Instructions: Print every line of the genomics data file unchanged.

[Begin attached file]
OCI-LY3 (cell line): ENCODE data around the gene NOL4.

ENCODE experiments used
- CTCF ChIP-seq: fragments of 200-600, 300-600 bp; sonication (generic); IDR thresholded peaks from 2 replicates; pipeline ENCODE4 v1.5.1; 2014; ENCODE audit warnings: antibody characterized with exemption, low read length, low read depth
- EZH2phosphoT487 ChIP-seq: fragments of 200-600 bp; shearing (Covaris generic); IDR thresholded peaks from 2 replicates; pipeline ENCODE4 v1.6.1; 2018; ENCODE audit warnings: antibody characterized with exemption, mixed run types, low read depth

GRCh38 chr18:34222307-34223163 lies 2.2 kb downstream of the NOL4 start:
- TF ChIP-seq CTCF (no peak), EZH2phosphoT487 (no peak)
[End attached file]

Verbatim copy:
OCI-LY3 (cell line): ENCODE data around the gene NOL4.

ENCODE experiments used
- CTCF ChIP-seq: fragments of 200-600, 300-600 bp; sonication (generic); IDR thresholded peaks from 2 replicates; pipeline ENCODE4 v1.5.1; 2014; ENCODE audit warnings: antibody characterized with exemption, low read length, low read depth
- EZH2phosphoT487 ChIP-seq: fragments of 200-600 bp; shearing (Covaris generic); IDR thresholded peaks from 2 replicates; pipeline ENCODE4 v1.6.1; 2018; ENCODE audit warnings: antibody characterized with exemption, mixed run types, low read depth

GRCh38 chr18:34222307-34223163 lies 2.2 kb downstream of the NOL4 start:
- TF ChIP-seq CTCF (no peak), EZH2phosphoT487 (no peak)